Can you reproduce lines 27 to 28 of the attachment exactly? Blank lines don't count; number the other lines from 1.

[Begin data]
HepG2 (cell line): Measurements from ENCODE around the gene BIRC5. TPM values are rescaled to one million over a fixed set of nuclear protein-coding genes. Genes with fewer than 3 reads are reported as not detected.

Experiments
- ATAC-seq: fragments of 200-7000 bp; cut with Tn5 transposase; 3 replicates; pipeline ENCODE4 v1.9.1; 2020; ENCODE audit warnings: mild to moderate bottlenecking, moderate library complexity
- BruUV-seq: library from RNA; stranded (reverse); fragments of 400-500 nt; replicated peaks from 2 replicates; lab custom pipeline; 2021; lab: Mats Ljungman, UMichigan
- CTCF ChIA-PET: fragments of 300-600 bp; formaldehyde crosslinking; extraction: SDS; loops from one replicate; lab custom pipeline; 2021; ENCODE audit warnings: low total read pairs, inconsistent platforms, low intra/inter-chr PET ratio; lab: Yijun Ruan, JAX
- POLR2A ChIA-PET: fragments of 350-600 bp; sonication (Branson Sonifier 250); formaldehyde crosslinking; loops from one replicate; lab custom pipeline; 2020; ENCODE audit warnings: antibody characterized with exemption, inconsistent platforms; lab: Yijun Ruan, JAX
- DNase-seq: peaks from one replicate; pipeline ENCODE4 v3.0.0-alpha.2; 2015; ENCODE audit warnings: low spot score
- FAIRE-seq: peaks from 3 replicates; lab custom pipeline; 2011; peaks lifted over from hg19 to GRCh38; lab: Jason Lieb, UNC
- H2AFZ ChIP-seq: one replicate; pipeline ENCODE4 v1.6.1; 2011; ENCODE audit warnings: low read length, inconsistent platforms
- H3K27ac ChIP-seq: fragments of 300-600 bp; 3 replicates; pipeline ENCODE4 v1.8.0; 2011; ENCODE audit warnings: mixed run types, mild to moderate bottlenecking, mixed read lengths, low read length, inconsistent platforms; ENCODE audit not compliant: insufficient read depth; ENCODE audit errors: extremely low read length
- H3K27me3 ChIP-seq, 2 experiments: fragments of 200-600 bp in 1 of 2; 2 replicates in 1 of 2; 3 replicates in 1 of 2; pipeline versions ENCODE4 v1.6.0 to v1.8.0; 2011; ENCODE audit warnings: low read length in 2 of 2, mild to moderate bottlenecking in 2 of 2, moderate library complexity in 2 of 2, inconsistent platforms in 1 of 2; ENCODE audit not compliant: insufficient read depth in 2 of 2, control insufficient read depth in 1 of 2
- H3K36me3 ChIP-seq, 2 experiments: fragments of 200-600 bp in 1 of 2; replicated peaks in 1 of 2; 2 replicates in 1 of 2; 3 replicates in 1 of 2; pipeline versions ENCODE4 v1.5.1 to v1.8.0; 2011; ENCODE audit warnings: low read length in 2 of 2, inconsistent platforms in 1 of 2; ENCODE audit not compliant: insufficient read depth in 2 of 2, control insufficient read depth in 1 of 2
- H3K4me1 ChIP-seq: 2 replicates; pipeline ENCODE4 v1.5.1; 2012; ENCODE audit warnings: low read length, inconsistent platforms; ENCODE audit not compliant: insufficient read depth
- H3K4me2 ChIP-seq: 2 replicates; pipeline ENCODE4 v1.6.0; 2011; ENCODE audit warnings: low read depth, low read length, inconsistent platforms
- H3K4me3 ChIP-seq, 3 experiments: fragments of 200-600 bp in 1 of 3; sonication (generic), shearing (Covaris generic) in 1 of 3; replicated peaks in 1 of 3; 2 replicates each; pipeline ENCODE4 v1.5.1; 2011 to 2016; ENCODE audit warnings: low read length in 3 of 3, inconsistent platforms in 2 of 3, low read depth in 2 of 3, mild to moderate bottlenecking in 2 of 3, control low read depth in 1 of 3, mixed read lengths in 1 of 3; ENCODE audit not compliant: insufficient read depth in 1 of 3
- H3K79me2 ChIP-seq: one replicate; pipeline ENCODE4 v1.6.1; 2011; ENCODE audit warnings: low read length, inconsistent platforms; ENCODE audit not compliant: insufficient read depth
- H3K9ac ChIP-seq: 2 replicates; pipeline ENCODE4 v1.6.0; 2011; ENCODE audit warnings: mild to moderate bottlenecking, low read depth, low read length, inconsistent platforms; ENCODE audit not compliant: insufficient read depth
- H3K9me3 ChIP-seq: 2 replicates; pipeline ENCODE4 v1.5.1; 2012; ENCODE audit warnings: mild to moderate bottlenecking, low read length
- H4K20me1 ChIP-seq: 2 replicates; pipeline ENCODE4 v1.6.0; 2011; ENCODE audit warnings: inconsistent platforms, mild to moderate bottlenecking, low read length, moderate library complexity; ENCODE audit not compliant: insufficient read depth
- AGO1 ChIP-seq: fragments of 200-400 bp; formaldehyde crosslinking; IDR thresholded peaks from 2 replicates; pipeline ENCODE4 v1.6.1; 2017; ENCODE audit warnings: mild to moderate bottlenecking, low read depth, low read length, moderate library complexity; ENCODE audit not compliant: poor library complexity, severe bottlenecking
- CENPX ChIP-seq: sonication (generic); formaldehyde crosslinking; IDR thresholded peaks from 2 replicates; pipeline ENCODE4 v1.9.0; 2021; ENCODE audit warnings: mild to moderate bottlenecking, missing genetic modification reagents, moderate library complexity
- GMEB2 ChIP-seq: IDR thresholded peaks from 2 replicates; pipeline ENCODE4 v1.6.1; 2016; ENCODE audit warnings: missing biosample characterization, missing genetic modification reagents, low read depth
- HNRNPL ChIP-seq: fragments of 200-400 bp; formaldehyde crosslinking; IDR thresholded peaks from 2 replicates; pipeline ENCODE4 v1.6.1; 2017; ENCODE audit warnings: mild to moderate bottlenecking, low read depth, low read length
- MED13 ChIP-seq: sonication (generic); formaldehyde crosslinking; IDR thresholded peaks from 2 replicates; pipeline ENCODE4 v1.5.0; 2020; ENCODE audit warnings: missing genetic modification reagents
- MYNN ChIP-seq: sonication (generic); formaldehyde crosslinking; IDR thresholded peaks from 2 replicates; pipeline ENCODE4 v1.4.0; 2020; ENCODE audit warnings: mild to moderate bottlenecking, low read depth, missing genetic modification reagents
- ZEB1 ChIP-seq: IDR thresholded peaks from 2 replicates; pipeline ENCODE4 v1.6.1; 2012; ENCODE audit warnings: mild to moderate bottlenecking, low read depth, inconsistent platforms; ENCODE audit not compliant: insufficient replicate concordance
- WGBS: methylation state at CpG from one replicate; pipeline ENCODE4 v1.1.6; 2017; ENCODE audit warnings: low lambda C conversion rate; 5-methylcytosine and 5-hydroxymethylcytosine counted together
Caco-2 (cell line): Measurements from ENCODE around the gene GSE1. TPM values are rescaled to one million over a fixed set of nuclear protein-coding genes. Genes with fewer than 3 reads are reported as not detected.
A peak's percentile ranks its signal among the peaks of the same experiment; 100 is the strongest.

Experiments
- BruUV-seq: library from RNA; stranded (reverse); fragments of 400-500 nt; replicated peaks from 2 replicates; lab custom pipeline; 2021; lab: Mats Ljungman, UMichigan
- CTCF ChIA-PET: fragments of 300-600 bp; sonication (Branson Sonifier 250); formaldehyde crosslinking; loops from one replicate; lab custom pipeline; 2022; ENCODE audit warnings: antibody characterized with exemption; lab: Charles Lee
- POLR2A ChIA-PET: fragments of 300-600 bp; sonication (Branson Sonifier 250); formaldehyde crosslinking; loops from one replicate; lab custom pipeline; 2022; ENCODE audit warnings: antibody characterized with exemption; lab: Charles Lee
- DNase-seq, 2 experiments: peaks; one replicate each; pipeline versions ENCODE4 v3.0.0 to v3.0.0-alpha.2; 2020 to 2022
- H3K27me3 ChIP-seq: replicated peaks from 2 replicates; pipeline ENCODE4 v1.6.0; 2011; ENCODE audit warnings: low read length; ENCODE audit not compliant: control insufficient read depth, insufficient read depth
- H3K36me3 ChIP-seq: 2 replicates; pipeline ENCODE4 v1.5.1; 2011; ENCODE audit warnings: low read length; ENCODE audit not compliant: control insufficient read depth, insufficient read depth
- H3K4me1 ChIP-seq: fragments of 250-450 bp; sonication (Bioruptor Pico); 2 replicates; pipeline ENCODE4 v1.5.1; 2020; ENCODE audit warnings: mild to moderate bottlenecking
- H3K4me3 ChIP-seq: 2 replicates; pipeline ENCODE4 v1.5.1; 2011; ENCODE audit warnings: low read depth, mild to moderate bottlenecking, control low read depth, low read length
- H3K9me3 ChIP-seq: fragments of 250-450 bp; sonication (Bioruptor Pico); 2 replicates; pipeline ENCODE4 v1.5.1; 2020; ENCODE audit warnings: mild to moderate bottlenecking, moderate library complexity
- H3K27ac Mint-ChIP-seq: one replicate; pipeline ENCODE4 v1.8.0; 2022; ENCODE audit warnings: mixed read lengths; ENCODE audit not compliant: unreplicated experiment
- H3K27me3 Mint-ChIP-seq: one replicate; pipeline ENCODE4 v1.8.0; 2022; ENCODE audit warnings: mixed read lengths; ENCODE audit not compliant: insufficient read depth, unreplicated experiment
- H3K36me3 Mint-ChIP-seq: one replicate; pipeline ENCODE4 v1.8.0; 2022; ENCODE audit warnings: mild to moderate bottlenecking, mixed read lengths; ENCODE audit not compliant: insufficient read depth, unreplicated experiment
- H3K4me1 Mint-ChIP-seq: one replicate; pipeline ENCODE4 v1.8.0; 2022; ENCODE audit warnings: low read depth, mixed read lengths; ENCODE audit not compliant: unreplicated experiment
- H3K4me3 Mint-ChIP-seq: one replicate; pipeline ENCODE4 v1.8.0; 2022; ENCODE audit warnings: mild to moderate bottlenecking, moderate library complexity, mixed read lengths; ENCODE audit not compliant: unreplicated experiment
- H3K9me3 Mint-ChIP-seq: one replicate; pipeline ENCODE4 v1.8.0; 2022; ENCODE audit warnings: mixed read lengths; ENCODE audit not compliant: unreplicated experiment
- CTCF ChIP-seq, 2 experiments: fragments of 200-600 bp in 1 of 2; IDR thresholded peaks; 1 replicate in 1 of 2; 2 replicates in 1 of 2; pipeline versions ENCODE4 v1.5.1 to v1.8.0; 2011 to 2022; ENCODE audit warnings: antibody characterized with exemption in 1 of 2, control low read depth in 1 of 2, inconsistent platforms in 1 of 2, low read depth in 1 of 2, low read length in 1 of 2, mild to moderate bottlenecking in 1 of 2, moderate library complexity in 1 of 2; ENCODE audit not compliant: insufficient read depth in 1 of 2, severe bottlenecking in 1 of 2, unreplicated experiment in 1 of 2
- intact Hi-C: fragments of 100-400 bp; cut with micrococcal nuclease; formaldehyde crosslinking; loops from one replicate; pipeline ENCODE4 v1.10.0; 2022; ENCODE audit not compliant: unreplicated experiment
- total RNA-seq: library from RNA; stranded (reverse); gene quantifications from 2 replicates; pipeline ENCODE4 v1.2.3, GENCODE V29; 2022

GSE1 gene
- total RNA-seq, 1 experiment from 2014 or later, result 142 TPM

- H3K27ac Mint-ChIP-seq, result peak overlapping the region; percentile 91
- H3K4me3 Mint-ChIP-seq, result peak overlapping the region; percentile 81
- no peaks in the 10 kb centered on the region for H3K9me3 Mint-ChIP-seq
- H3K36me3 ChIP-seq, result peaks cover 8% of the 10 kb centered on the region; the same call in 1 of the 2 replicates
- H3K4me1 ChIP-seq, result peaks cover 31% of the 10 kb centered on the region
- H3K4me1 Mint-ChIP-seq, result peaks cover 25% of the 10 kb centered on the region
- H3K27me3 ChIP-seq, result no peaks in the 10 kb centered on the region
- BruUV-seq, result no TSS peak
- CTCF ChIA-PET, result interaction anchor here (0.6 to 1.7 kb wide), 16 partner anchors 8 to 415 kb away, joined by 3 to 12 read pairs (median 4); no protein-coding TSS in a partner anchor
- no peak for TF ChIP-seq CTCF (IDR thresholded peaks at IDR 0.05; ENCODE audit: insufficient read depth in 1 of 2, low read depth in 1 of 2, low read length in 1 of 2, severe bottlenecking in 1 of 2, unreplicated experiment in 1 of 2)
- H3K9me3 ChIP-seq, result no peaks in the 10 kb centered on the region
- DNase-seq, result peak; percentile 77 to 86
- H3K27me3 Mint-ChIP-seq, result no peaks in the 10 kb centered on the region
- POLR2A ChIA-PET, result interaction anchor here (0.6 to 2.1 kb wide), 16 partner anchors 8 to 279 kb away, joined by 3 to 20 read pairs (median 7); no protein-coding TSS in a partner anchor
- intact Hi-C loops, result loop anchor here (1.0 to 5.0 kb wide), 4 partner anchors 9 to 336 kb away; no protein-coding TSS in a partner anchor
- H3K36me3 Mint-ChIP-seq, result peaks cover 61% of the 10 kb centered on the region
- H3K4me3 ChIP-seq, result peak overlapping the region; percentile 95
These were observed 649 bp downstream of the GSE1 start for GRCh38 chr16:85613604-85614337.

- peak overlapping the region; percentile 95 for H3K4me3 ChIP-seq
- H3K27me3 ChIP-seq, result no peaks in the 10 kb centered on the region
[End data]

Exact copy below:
- WGBS: methylation state at CpG from one replicate; pipeline ENCODE4 v1.1.6; 2017; ENCODE audit warnings: low lambda C conversion rate; 5-methylcytosine and 5-hydroxymethylcytosine counted together
Caco-2 (cell line): Measurements from ENCODE around the gene GSE1. TPM values are rescaled to one million over a fixed set of nuclear protein-coding genes. Genes with fewer than 3 reads are reported as not detected.